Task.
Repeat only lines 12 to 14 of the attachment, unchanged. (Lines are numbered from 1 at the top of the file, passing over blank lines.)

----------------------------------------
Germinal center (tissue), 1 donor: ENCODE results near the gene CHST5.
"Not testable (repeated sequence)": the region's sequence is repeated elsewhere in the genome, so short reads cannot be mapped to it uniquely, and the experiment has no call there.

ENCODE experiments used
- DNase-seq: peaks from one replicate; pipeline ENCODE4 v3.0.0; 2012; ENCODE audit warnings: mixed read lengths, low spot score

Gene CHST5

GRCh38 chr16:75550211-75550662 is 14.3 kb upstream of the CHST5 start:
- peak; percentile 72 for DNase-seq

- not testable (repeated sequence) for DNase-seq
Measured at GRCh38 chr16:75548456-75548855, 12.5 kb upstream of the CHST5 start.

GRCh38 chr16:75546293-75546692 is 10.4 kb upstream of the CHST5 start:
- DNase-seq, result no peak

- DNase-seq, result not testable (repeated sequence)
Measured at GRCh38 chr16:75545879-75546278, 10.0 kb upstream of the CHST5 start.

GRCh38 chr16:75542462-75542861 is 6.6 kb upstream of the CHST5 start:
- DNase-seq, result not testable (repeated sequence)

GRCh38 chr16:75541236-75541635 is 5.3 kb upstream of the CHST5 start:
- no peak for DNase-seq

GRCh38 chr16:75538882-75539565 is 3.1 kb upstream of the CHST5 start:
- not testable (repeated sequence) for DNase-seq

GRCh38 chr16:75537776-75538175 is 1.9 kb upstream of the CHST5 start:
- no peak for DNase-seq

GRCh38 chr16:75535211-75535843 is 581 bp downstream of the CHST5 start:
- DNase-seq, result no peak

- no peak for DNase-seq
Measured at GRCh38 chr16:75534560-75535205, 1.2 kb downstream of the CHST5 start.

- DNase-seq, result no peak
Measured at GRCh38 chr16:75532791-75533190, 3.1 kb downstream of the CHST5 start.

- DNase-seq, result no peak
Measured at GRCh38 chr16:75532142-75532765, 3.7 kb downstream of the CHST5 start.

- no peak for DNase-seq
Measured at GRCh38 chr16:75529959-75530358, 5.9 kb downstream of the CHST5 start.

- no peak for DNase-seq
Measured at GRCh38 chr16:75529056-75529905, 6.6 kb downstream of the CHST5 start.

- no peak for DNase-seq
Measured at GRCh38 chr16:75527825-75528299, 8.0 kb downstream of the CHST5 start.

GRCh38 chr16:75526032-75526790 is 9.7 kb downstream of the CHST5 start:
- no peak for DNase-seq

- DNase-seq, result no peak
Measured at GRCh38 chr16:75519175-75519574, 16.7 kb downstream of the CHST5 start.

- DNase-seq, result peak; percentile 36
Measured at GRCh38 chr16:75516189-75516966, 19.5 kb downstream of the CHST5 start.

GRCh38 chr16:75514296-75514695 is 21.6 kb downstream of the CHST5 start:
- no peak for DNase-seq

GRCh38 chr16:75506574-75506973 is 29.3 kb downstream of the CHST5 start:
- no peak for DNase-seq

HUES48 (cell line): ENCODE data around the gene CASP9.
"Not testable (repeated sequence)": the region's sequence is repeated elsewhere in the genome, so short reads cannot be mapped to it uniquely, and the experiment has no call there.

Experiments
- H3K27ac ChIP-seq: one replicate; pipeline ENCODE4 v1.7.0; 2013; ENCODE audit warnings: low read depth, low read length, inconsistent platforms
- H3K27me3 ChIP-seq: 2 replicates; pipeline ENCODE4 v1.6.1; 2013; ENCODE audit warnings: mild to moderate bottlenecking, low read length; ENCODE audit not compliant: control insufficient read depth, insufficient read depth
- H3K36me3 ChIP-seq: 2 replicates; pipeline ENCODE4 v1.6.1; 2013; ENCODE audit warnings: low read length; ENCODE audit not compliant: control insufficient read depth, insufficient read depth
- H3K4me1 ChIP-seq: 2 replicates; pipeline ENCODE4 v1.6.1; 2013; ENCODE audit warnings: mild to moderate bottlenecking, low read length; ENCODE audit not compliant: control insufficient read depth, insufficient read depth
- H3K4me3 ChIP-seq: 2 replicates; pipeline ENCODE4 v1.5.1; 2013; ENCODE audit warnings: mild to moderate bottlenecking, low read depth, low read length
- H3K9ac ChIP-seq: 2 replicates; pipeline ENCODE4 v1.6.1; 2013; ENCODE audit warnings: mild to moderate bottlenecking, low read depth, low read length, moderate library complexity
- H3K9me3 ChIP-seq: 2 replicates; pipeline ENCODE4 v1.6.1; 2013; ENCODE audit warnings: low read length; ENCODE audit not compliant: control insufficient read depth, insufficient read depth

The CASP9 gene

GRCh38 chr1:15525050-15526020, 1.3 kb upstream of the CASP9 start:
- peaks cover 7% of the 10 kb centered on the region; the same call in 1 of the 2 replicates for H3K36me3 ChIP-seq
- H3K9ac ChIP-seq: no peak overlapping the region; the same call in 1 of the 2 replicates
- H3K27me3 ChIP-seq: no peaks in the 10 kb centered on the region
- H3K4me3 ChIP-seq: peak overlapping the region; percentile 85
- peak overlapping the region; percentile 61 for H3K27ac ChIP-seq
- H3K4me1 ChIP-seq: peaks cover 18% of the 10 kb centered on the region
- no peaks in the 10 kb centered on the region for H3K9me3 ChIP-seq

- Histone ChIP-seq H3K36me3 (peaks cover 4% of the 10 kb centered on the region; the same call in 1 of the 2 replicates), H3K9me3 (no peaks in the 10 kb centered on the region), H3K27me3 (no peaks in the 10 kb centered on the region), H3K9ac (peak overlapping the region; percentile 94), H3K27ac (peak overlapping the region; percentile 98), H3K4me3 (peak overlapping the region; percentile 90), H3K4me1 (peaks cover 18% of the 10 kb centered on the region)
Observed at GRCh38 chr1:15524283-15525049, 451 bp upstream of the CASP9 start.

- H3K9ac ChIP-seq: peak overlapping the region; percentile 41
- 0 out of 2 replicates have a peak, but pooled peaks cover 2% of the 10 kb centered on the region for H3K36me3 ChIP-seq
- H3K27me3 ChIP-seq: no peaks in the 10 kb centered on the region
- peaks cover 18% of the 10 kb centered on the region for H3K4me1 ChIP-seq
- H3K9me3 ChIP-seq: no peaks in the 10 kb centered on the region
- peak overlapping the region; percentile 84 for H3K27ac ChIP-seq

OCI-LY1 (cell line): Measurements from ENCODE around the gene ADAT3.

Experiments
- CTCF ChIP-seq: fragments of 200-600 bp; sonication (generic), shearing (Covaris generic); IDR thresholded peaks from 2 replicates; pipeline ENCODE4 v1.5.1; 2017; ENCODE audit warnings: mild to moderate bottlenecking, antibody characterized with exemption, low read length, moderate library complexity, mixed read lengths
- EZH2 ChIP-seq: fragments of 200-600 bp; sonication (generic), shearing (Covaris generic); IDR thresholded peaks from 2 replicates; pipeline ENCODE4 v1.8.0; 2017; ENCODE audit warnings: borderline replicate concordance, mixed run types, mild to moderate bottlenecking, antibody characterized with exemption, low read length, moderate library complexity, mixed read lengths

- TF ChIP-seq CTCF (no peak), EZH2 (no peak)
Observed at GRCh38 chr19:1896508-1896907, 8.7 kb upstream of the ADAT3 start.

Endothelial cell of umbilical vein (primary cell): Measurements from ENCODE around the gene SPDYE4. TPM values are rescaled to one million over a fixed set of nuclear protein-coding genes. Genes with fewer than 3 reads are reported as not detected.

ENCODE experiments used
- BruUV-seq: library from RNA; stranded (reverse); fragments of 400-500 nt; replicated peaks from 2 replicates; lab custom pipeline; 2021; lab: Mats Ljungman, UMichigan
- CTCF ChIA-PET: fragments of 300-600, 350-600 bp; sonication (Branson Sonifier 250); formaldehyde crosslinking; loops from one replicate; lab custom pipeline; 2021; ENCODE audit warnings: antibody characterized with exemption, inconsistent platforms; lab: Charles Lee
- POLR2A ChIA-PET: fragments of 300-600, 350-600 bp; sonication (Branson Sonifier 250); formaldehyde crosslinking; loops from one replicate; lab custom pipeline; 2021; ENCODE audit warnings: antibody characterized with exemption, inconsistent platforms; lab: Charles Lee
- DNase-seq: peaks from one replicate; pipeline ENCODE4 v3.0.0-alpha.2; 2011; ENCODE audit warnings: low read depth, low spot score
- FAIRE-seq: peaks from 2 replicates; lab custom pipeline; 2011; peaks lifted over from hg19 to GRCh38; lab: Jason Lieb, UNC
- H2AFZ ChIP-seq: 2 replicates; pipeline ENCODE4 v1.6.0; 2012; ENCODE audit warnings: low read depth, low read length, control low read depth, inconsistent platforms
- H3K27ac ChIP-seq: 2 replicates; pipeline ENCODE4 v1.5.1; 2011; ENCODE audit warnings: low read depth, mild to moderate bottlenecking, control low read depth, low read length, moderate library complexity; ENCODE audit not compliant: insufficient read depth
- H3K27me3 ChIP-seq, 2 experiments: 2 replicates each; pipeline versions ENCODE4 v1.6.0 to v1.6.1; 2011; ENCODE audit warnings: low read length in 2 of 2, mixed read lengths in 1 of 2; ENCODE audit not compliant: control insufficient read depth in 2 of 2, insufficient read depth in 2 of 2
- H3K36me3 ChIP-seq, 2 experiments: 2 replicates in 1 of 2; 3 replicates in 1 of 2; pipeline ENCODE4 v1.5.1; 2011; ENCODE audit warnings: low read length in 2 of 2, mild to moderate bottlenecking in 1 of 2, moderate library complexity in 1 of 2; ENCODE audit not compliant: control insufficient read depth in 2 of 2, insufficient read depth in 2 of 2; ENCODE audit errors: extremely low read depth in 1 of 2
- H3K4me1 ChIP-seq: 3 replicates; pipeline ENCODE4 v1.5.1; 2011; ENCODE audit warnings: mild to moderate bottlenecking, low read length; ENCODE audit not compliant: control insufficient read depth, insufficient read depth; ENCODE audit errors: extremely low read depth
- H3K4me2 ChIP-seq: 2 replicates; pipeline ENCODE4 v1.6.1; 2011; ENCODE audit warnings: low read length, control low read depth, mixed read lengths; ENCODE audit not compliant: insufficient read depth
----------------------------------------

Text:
- DNase-seq, result not testable (repeated sequence)
Measured at GRCh38 chr16:75545879-75546278, 10.0 kb upstream of the CHST5 start.

GRCh38 chr16:75542462-75542861 is 6.6 kb upstream of the CHST5 start: